He adds that he just received a power of attorney from the mother to go to the Mexican Consulate in Sacramento to see how much they can cooperate with.

“The funeral home charges for the transfer of the body to Mexico as $ 4,700,” he says.

Also, moved by the unexpected death of Alán, Araceli Padilla, originally from Jalisco, opened an account on the GoFundm website under the title: “ Help me return to my town ” to collect donations for funeral and travel expenses. Out of a goal of $ 7,000, he raised $ 2,800.

Magaña says that due to the pandemic, people help, but not like before. “It is understandable because they are struggling to survive.”

Gabriel Zapata, owner of the Zapata funeral home where Alán’s body is found, says that the cost of moving a body to Mexico costs between $ 4,500 and $ 5,00 0.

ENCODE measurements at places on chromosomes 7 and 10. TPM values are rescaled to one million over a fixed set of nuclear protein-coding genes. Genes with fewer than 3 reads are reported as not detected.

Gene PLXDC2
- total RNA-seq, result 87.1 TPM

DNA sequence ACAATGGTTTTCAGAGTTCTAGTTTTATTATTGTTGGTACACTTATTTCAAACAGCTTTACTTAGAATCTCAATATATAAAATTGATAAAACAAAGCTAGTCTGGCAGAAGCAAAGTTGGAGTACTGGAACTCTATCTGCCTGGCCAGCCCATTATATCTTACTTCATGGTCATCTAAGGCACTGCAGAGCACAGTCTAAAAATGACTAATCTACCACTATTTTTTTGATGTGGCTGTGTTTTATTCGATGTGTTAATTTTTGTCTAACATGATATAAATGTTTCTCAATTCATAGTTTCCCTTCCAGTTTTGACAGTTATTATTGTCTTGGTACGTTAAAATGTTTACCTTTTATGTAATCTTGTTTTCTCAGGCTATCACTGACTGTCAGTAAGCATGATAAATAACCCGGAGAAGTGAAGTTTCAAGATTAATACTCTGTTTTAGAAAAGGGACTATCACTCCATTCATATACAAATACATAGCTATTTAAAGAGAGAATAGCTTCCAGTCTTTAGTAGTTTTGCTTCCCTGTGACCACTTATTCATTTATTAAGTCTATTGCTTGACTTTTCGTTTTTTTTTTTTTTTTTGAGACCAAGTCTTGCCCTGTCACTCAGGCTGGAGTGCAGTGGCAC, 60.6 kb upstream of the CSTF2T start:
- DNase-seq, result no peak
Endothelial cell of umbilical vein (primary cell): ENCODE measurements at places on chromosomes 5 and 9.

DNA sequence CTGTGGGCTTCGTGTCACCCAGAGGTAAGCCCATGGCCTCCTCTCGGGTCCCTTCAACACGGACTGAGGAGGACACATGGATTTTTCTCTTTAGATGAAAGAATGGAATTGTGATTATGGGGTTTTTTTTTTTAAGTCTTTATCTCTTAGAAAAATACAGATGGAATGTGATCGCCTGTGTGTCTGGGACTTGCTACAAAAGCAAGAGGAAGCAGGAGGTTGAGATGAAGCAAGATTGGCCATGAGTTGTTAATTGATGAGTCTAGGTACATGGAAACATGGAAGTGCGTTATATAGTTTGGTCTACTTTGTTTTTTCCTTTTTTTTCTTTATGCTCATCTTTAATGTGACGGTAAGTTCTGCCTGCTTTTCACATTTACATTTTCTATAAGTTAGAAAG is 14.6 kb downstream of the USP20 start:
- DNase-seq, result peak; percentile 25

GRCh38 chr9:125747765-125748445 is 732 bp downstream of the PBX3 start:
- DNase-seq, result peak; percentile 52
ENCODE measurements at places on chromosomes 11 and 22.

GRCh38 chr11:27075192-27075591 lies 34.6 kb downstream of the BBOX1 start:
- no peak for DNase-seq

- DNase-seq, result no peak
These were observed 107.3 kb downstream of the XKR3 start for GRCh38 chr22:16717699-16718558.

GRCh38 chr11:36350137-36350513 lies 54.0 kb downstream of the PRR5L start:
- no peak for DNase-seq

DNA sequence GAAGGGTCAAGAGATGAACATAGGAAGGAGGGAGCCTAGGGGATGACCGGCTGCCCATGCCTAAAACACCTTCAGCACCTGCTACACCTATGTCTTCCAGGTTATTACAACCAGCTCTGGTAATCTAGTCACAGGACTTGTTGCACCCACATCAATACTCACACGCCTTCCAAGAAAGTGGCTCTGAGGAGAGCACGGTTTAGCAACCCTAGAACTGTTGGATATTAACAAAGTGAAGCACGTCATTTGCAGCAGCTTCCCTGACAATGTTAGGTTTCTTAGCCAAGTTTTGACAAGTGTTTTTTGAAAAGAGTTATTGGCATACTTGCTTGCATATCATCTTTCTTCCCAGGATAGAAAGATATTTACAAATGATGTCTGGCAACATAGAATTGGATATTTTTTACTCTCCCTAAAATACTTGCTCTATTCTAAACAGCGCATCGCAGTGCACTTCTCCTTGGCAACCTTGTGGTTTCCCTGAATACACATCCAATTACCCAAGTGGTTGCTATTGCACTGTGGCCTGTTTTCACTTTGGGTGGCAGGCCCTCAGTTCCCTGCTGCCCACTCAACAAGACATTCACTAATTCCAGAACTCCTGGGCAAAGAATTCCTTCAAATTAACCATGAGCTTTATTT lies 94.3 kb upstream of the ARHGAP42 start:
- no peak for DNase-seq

“With the pandemic, shipping takes a month because flights have been reduced. Before COVID-19, it was 10 days old. The bodies of the deceased are transferred on commercial flights ”, he says.

Alán Eduardo Múñiz, as a child. (Courtesy Guadalupe Martínez Virrey)

Regret for death

In the town of El Platanar, a heartbroken mother anxiously awaits the remains of her son. “I even lost my job. They fired me because I was making a lot of mistakes. I can’t concentrate since my son passed away ”.

Alán was the eldest of the three children of María Guadalupe. He has his two minor daughters, 16 and 14 years old.

“My son was very noble and attentive. His stepfather made him a good man. He didn’t like to ask. He was very proud. He fought for everything he wanted, ”says his mother.

The afternoon before his death, he says they talked on the phone for more than an hour.

“His dream was to save to return and make his home. He liked the countryside very much, and he wanted to get a tractor and a team to cultivate the land ”.